Lord Salisbury: A Political Biography

Lord Salisbury: A Political Biography

Lord Salisbury: A Political Biography

Lord Salisbury: A Political Biography

Synopsis

David Steele vibrantly captures the life of The Marquess of Salisbury, whose remarkable character and ideas shaped both the history of the United Kingdom and the Tory party in the nineteenth century in this important biography. As Prime Minister and Foreign Secretary, he was awarded with popular, and cross-party support for the majority of his policies both at home and abroad. A controversial figure throughout his career, Salisbury was firm in his resistance to Irish Home Rule, an aspect that Steele skillfully scrutinizes in brilliant detail. More than any other British statesman, Lord Salisbury was responsible for the successful international diplomacy that secured Britain's place among the great powers and in guiding the enormous territorial expansion of the British Empire during his time at the Foreign Office. Critically acclaimed in hardcover, this is the first substantial reassessment of this influential leader since the early 1900s that sheds new light on the private and politicalaspects of Lord Salisbury's very public career.

Excerpt

I have to acknowledge the gracious permission of Her Majesty the Queen to quote from Queen Victoria’s correspondence and journal and from the papers of Edward VII in the Royal Archives. I am deeply grateful to the Marquess of Salisbury for allowing me to make full use of his ancestor’s papers, and to the owners and custodians of the other manuscripts listed at the back of this book: the Trustees of the Chatsworth Settlement and the Duke of Devonshire; the Duke of Richmond and Gordon and the West Sussex Record Office; the Earl of Cranbrook and the Ipswich and East Suffolk Record Office; the Earl of Derby and the Liverpool Record Office; Earl St Aldwyn and the Gloucestershire Record Office; Viscount Chilston and the Kent Record Office; Viscount Hambleden and Messrs W.H. Smith and Son Ltd; Earl Cadogan and the House of Lords Record Office; the University Libraries of Birmingham, Bristol and Cambridge, and the Bodleian Library, Oxford; Balliol College, Oxford; Corpus Christi and Trinity Colleges, Cambridge; the Lambeth Palace Library; Liddon House; the National Army Museum and the School of Oriental and African Studies in London. I have also drawn extensively on the great public collections in the Department of Manuscripts at the British Library, the former India Office Library and Records, now absorbed by the British Library, and the Public Record Office. I have benefited from the willing assistance given by their staffs.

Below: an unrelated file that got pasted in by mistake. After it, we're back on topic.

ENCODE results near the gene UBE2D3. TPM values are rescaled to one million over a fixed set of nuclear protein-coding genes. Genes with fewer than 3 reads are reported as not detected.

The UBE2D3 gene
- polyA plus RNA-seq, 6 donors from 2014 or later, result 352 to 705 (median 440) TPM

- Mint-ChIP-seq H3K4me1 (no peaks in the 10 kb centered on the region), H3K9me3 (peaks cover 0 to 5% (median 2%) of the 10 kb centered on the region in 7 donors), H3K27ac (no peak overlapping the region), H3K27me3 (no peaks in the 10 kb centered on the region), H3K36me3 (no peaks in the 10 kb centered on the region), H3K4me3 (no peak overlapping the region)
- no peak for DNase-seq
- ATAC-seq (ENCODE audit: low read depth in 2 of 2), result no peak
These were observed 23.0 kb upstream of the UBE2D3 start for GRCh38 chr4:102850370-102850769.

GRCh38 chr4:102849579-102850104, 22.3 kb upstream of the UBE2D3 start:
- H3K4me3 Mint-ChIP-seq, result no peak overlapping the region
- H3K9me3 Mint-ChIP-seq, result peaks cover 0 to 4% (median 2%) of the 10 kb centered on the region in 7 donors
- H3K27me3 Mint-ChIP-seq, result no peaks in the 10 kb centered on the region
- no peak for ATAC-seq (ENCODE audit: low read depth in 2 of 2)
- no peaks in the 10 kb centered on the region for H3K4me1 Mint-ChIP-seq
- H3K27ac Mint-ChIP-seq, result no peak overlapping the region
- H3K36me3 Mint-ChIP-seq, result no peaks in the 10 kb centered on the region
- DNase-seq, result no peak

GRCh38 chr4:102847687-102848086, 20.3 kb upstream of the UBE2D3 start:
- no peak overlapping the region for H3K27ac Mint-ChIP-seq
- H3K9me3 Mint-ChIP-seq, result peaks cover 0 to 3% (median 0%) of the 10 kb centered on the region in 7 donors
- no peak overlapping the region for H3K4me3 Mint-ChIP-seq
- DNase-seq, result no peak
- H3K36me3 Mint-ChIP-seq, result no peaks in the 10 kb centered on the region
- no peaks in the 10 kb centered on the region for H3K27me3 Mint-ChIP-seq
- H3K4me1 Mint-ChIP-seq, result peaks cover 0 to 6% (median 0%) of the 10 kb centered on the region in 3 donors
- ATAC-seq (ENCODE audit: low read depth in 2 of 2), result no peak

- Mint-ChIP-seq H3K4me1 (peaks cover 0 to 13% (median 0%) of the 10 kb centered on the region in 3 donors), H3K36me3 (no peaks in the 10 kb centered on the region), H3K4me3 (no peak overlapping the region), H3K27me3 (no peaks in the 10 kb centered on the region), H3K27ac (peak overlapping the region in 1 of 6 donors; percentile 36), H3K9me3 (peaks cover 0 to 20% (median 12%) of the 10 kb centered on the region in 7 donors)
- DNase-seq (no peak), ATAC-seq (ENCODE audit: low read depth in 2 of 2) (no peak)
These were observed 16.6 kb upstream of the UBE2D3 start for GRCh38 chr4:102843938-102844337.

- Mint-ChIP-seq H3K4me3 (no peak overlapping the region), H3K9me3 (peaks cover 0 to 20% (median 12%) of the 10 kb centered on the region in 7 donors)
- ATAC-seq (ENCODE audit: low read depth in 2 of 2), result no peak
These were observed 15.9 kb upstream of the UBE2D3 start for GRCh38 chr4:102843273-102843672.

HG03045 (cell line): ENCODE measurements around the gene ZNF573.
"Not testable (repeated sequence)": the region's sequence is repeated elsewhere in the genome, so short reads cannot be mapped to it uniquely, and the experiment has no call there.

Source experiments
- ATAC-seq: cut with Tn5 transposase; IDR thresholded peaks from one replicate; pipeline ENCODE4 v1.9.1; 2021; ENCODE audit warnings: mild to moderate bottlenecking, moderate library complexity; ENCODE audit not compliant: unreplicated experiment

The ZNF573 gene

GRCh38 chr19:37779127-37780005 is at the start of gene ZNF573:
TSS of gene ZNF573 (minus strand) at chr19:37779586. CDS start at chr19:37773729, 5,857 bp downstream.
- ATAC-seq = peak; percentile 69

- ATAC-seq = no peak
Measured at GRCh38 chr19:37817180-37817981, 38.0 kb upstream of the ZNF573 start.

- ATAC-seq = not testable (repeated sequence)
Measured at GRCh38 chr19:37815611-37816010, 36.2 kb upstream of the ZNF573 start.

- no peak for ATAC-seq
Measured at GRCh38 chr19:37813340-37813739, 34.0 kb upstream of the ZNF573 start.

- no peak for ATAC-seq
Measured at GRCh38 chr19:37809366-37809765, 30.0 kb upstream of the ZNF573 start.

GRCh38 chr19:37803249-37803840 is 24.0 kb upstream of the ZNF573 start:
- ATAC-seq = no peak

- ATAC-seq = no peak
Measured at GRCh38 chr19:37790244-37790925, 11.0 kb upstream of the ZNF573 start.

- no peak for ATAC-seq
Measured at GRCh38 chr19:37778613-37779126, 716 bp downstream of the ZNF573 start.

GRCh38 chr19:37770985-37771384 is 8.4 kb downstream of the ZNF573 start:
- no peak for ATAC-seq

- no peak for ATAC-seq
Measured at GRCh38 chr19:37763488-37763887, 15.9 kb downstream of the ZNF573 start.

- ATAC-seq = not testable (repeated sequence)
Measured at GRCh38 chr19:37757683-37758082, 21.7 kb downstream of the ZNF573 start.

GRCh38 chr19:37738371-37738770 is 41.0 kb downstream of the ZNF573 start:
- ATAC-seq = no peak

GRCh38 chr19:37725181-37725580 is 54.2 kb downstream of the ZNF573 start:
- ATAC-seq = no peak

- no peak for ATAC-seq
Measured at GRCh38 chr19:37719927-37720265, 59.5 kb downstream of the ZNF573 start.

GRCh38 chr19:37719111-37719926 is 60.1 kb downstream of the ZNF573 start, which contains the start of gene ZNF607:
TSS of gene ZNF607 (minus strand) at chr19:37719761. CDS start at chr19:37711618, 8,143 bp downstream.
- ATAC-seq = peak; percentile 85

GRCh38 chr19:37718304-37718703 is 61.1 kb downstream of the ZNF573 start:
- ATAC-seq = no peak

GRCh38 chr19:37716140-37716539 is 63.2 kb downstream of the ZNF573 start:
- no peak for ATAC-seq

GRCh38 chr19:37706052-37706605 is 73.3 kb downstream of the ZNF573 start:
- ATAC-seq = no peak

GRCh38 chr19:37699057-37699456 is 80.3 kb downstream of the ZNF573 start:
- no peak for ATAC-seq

I owe a considerable debt of gratitude to Mr Robin Harcourt Williams, the Archivist and Librarian at Hatfield, for his help and seemingly infinite patience; to Hugh Cecil, whose invitation to contribute to Salisbury: The Man and His Policies (1987) led on to this book; and to Andrew Roberts, who generously found time to read through my manuscript. John Chartres induced my then employer to grant a sabbatical year which enabled me to do much of the writing. Over the years, two colleagues, Roy Bridge and Keith Wilson, enlightened me about the fields which they adorn. Feroze Yasamee’s recently published study of Ottoman diplomacy in the opening years of Sultan Abdul Hamid II and my conversations with him were of the greatest value. . .

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